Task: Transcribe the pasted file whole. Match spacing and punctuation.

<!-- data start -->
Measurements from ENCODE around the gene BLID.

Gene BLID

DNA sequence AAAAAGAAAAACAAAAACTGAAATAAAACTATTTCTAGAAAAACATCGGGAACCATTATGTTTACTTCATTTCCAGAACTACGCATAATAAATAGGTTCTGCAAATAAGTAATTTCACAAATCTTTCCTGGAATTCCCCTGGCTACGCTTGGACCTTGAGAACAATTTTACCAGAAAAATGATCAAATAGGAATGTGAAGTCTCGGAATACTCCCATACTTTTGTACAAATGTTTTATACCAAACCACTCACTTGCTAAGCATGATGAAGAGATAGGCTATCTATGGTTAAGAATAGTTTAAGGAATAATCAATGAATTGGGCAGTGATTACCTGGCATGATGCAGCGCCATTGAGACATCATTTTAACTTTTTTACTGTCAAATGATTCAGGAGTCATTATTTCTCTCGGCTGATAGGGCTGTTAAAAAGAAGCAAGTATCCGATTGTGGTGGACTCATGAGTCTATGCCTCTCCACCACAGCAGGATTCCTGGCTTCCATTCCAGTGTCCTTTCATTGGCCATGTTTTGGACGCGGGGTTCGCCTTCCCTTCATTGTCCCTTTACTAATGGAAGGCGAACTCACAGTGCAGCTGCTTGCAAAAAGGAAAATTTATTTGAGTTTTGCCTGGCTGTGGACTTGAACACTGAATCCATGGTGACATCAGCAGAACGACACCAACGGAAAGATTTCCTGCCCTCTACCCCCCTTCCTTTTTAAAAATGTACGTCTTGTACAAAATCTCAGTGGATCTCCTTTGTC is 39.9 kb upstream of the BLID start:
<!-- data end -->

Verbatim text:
Measurements from ENCODE around the gene BLID.

Gene BLID

DNA sequence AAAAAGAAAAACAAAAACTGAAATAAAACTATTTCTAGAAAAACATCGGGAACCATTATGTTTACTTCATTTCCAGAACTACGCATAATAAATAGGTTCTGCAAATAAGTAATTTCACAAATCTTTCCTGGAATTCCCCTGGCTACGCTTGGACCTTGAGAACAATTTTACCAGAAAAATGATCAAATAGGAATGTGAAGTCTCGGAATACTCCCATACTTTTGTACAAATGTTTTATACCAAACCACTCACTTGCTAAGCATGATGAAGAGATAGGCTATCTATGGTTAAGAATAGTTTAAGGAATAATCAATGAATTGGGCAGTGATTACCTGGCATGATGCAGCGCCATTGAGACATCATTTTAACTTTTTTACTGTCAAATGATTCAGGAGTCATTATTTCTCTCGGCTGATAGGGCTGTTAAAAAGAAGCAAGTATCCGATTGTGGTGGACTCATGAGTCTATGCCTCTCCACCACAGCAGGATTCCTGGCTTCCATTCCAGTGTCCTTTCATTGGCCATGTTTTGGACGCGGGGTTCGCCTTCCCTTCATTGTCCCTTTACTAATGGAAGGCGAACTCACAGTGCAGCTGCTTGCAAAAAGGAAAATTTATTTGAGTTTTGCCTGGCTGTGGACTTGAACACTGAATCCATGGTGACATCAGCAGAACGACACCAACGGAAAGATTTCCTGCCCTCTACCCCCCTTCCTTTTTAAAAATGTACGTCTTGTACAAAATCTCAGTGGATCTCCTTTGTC is 39.9 kb upstream of the BLID start: